That circle must be quite demanding each day for an editor and art director who must think of what to put in it. I can already imagine a book of the future, where USA Today captures it’s most memorable circle moments
The good news
These printed papers are picked up here in the lounge,even by well suited business types armed with iPhones and iPads. Also encouraging that these papers continue to innovate and to try to keep current .
And, for that fellow traveller who asked me if my professional future was secured as a newspaper designer?
You bet, I am counting on it.
When I disconnected (not by choice)
I disembarked in Zurich from Swiss flight 65 Monday and upon arriving realized that my MacBookPro was missing. Picture my stress as all my presentations were on that Mac and I had a workshop scheduled with Ringier the next morning.
Efforts to find the Mac failed, and I still have not reunited with it four days later.
Thank God for iCloud, Dropbox and those sticks where I routinely put my presentations just before giving them just in case something happens to the Mac.
With the help of my able team. I have been able to rescue the most important documents, conducted the Ringier workshop without problems and learned a lesson I pass on to you: back up your files, put your most precious documents on sticks, and, if possible, have a back up Mac that you can summon for service at a moment’s call.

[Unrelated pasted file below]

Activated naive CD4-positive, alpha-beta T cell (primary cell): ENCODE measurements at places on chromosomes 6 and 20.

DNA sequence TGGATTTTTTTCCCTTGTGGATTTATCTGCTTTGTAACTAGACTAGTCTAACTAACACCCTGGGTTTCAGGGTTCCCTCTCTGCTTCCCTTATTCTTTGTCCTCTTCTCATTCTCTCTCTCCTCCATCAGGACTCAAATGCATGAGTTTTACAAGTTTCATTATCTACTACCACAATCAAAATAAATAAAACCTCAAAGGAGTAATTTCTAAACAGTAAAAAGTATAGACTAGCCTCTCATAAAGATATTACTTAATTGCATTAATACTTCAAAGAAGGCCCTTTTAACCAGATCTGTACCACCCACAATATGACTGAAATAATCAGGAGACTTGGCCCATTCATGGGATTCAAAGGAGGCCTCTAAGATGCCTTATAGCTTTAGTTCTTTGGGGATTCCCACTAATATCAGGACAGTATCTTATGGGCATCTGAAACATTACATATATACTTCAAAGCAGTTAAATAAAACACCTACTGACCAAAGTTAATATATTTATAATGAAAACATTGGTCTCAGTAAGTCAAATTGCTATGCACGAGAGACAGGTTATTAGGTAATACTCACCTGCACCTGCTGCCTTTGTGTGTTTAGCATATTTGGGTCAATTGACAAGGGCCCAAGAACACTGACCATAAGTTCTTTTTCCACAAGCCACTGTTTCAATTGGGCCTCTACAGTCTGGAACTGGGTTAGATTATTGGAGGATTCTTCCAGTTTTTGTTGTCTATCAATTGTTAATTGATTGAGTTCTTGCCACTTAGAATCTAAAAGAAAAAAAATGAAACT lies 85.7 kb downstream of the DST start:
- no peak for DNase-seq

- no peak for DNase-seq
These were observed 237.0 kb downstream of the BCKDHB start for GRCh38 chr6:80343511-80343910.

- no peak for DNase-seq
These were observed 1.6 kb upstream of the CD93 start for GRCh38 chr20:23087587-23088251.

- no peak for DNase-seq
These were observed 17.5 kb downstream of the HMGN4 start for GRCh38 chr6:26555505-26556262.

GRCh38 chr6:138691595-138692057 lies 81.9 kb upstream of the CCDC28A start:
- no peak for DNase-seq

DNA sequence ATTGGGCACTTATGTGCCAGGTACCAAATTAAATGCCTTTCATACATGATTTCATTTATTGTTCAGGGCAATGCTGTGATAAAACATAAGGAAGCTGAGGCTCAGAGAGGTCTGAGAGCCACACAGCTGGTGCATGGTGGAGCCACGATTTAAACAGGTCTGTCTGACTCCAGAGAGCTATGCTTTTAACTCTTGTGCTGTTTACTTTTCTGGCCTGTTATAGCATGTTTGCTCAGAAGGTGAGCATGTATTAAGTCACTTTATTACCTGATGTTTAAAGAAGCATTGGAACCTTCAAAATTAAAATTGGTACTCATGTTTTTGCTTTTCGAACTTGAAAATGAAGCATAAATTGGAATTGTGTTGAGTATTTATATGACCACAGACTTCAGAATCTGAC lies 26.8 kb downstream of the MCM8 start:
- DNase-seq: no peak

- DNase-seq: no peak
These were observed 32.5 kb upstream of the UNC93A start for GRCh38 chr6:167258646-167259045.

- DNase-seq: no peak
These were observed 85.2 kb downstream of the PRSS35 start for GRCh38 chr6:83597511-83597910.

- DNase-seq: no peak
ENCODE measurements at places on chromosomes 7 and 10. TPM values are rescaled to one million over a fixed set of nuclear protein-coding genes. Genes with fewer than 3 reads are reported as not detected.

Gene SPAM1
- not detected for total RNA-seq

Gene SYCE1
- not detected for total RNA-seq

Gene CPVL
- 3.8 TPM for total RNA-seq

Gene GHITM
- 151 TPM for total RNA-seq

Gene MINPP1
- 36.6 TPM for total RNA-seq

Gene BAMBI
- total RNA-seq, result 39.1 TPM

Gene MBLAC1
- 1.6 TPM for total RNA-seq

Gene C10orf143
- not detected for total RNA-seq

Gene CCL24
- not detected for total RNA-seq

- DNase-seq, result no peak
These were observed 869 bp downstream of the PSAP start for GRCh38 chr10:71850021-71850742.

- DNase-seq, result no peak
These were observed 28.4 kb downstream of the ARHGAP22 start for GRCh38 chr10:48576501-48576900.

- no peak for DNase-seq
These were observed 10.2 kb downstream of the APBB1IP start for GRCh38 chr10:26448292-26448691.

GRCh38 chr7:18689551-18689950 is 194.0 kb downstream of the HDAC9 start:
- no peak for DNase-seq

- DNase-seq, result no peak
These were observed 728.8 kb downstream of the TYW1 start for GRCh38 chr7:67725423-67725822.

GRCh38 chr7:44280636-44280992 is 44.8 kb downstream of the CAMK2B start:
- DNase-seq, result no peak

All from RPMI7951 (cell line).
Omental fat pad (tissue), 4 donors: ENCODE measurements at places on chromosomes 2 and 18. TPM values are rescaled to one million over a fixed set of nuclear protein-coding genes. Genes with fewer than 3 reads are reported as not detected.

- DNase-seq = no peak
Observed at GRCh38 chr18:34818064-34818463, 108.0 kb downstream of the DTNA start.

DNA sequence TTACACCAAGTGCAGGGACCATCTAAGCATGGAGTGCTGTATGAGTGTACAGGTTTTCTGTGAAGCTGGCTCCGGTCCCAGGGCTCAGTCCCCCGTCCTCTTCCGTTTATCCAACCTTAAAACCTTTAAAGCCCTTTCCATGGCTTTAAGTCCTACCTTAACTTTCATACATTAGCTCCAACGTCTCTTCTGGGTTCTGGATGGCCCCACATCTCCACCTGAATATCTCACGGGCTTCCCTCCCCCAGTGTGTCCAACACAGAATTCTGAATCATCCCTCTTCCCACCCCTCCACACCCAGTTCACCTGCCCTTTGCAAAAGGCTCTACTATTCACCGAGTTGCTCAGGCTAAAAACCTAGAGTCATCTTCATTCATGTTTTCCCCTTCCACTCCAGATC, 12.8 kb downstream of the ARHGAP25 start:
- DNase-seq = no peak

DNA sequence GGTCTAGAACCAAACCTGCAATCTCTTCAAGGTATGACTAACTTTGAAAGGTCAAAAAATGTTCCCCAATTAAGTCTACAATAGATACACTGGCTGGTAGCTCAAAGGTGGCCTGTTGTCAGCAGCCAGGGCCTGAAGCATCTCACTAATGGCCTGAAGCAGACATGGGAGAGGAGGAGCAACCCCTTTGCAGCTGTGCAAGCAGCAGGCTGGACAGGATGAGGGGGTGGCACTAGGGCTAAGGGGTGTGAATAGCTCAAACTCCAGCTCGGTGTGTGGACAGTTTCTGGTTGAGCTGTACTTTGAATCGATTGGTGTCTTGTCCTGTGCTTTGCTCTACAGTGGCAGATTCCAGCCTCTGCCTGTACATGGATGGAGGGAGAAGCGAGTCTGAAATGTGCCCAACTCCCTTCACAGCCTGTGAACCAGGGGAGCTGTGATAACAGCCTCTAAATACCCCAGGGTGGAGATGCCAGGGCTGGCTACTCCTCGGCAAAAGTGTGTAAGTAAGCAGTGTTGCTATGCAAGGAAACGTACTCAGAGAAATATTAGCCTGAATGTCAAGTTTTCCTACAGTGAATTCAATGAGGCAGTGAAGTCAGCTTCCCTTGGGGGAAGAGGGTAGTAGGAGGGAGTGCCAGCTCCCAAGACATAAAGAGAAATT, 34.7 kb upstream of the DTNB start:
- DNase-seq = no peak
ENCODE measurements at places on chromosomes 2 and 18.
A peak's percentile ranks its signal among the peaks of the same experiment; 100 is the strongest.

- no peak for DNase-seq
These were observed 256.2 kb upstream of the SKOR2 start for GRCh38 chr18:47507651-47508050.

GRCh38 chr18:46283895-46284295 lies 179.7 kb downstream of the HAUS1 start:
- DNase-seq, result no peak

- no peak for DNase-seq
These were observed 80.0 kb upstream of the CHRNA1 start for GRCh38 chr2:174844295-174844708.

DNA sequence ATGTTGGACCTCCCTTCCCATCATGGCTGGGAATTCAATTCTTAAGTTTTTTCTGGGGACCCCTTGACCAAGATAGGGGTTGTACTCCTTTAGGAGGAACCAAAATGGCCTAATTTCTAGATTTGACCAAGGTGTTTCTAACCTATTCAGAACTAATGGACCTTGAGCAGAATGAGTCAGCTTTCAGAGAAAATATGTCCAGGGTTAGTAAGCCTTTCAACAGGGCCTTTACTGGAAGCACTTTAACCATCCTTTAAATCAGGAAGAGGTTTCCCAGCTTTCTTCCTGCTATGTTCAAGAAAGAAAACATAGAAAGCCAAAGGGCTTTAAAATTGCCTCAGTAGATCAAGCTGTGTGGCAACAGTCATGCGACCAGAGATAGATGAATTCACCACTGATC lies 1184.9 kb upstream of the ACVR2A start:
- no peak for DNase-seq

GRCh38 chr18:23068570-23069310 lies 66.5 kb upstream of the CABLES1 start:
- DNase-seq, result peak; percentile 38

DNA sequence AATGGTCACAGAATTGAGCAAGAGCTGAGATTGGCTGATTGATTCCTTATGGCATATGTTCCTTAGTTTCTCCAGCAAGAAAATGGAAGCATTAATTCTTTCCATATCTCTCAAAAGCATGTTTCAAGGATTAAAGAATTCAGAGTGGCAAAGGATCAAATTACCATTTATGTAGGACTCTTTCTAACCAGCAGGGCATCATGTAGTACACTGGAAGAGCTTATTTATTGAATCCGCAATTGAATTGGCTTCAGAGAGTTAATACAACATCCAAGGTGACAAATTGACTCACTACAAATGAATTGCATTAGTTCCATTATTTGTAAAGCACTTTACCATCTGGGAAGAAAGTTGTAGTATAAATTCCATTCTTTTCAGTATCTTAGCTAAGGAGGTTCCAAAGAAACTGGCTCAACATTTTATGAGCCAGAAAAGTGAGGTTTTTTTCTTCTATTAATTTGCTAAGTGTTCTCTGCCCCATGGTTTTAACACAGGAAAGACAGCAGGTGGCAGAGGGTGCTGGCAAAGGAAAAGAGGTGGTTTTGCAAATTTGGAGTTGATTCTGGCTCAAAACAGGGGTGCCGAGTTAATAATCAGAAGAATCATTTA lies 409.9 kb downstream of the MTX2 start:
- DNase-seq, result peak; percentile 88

I am glad to be back on my back up Mac. I confess it is not so easy to do extensive text on the iPad keyboard.
Nelson Mandela: 1918-2013
Will be updating this segment during the weekend to show as many pages honoring the great Nelson Mandela. Send me yours, too!
Walter Buchignani, iPad editor of the Montreal Gazette, was kind enough to send me how a number of iPad editions are treating the Mandela story.
The Globe & Mail
The Toronto Star
The Huffington Post
Pages we like
How can one resist this cover from W magazine for its December/January edition?
Design Director: Johan Svensson
Photo Director: Caroline Wolff
Photographer: Emma Summerton
TheMarioBlog post #1393
Posted by Dr. Mario R. Garcia on December 06, 2013